Rent Shop Volunteer Join

Q. Who is Mr. Smarty Plants?

A: There are those who suspect Wildflower Center volunteers are the culpable and capable culprits. Yet, others think staff members play some, albeit small, role. You can torture us with your plant questions, but we will never reveal the Green Guru's secret identity.

Help us grow by giving to the Plant Database Fund or by becoming a member

Did you know you can access the Native Plant Information Network with your web-enabled smartphone?

Share

Ask Mr. Smarty Plants

Ask Mr. Smarty Plants is a free service provided by the staff and volunteers at the Lady Bird Johnson Wildflower Center.

Search Smarty Plants
See a list of all Smarty Plants questions

Please forgive us, but Mr. Smarty Plants has been overwhelmed by a flood of mail and must take a break for awhile to catch up. We hope to be accepting new questions again soon. Thank you!

Need help with plant identification, visit the plant identification page.

 
rate this answer
Not Yet Rated

Sunday - September 07, 2008

From: Olympia, WA
Region: Northwest
Topic: Non-Natives, Shrubs
Title: Failure to thrive of Actaea simplex in Washington State
Answered by: Barbara Medford

QUESTION:

I have a Actaea simplex 'Hillside Black Beauty' that I planted in mid August 2007 in a partial, almost full shade spot. This year it came back , but the foliage is brown with dark and light green areas (not healthy looking). Also, it has several flower spikes, but they never developed fully, and did not bloom. I realize it is probably too late to help for this year, but am wondering what I need to do to ensure it is a healthier plant for next season.

ANSWER:

In our Native Plant Database, we found six members of the Actaea genus, Actaea elata (tall bugbane), Actaea pachypoda (white baneberry), Actaea rubra (red baneberry), Actaea rubra ssp. arguta (red baneberry), Actaea racemosa var. racemosa (black bugbane) and  Actaea rubra ssp. rubra (red baneberry).

However, Actaea simplex (Kemper Center For Home Gardening), is listed as a native to Mongolia, eastern Russia and Japan, and therefore out of our area of expertise, as the Lady Bird Johnson Wildflower Center specializes in the use and propagation of plants native to North America. Hopefully, you can get some information from our webpages on the native Actaea to help you. The cultivar "Hillside Black Beauty" is discussed in this Dave's Forum website. It would appear that at least the native species of this plant are a little slow to develop and usually need two years or so to really get going. Also, they need shade and a moist soil. Give it another year to develop and see how it goes.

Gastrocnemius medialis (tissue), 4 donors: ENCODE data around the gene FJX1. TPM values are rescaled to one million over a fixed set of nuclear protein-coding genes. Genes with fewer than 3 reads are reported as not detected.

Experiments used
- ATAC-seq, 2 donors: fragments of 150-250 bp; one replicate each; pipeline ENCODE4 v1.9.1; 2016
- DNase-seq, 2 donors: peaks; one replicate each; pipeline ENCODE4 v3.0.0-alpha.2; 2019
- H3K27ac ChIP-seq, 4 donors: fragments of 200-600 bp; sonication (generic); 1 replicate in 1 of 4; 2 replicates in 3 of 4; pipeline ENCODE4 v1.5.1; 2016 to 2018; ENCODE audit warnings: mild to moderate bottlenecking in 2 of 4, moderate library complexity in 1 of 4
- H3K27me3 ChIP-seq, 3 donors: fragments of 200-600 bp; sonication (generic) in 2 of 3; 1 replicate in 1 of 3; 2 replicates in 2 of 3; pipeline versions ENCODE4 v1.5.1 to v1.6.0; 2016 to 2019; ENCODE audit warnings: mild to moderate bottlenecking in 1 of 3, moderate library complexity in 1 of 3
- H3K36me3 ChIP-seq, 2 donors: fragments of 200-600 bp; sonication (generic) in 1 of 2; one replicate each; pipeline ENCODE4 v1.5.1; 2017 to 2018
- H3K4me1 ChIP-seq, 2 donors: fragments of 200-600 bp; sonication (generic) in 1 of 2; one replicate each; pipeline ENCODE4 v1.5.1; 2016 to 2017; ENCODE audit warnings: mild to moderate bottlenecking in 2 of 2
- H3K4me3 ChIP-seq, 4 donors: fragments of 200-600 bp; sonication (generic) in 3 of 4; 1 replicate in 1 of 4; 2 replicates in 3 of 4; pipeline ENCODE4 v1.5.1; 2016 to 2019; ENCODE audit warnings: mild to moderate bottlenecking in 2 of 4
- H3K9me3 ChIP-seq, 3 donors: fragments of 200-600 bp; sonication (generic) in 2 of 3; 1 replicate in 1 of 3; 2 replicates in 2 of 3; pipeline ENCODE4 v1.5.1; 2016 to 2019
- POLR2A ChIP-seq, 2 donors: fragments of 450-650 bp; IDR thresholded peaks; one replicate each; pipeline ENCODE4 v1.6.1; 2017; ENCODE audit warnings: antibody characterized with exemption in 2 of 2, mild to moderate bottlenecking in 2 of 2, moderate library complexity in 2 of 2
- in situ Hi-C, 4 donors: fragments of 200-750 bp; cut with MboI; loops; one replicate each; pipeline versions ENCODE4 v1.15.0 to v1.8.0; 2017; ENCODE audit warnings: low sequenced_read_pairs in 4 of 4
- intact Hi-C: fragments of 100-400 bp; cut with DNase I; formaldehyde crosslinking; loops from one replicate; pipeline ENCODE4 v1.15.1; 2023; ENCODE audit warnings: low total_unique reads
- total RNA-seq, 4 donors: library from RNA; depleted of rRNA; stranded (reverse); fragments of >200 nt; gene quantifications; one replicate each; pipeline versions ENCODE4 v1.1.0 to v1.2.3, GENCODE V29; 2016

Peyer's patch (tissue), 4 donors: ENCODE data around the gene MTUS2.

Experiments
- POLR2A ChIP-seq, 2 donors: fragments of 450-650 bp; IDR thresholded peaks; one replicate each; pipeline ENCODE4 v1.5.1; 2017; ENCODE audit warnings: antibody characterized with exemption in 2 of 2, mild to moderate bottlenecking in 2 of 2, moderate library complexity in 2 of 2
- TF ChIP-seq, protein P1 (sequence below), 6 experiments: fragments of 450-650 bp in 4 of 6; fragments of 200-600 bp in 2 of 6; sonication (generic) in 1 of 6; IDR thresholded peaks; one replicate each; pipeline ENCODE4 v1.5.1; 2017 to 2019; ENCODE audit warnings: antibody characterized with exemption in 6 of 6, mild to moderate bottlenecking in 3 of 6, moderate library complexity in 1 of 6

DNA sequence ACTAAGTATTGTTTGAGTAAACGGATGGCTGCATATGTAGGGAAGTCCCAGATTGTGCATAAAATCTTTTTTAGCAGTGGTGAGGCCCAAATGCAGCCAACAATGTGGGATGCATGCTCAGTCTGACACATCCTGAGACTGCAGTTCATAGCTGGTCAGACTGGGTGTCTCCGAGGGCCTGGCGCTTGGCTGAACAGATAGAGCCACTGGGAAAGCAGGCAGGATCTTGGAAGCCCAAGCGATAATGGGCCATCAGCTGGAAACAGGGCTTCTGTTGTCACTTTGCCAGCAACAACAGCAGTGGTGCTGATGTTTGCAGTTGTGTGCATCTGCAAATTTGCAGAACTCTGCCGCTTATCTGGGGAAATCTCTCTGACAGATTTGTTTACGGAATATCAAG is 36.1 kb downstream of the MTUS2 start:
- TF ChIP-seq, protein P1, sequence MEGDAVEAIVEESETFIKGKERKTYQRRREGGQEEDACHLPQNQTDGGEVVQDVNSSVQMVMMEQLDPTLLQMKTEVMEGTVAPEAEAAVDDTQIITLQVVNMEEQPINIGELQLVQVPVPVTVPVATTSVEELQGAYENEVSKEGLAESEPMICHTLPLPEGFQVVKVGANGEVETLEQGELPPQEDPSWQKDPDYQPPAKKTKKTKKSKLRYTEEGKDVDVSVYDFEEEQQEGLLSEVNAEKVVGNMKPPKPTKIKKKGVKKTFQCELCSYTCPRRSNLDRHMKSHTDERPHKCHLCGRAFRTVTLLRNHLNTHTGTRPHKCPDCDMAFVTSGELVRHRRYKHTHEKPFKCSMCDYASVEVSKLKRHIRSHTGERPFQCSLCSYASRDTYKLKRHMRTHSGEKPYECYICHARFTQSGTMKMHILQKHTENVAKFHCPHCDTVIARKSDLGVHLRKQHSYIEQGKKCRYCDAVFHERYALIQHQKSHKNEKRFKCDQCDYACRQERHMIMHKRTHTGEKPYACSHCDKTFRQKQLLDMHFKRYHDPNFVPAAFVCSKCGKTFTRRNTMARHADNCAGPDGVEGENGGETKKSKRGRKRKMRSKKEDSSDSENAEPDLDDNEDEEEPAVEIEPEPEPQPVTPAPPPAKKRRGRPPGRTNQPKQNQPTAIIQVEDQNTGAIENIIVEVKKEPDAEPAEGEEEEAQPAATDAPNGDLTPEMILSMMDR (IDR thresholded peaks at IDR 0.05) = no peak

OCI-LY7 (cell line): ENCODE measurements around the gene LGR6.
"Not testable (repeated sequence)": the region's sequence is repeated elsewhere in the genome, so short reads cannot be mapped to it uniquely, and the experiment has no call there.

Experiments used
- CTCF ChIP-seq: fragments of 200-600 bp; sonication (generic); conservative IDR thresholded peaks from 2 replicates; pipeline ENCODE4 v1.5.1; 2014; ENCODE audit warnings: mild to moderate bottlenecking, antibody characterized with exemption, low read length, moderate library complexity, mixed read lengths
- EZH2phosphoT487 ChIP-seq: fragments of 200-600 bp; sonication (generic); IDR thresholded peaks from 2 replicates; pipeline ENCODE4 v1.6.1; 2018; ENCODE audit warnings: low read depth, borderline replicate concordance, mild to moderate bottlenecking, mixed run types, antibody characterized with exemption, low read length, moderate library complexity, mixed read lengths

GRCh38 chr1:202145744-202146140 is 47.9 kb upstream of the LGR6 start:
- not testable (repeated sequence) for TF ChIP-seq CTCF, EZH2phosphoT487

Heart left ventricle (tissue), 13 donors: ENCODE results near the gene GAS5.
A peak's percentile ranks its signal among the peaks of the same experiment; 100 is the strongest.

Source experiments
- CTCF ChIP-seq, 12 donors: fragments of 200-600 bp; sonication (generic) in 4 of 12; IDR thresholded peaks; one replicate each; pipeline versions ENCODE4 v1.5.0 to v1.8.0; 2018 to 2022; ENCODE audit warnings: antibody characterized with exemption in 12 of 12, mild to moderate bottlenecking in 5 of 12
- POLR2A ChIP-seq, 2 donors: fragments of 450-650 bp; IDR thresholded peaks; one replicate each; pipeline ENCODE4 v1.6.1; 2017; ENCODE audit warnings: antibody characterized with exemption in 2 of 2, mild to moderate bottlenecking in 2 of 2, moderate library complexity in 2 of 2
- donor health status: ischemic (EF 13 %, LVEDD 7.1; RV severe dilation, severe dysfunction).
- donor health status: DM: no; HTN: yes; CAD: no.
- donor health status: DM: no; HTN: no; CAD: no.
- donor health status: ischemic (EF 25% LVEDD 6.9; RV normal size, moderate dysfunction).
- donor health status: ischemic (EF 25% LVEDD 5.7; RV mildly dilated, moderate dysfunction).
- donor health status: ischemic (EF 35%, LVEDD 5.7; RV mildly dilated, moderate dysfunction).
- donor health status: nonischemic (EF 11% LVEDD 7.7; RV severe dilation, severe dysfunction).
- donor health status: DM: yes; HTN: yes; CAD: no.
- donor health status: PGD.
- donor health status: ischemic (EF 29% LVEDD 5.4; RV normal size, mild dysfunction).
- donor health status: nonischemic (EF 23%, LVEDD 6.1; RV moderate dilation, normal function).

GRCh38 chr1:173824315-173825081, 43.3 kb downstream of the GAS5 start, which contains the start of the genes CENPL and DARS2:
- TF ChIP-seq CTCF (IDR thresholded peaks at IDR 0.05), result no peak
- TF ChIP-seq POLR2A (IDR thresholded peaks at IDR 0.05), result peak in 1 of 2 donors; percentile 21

More Shrubs Questions

Will Calycanthus floridus (Eastern sweetshrub) grow near black walnut trees?
April 01, 2012 - Will Calycanthus floridus survive if planted near Black Walnut trees? If not, can you recommend a similar bush that will?
view the full question and answer

Year-round flowering in Laredo TX
May 18, 2011 - I'm trying to plant a variety of native plants in my mom's garden in Laredo, TX. The thing that I find a challenge is that she wants year round flowers. Can you suggest a few native flowering plan...
view the full question and answer

Salt-tolerant plants in Central Texas
September 16, 2009 - Do you have any suggestions for salt-tolerant plants in Central Texas? Thanks.
view the full question and answer

Texas sage near a granite outcropping from Llano TX
June 10, 2013 - I have a large granite outcropping near my house. There are pockets that have spring flowers growing in them and is just beautiful in the spring. I want to plant other native plants in and about the g...
view the full question and answer

Epiphytic or halophytic trees and shrubs
December 10, 2008 - Hello I was searching on this issue, but couldn't find what I really want, and I would be great full for your assistance. Please could you help me to find the scientific name for the "Trees" or...
view the full question and answer

Support the Wildflower Center by Donating Online or Becoming a Member today.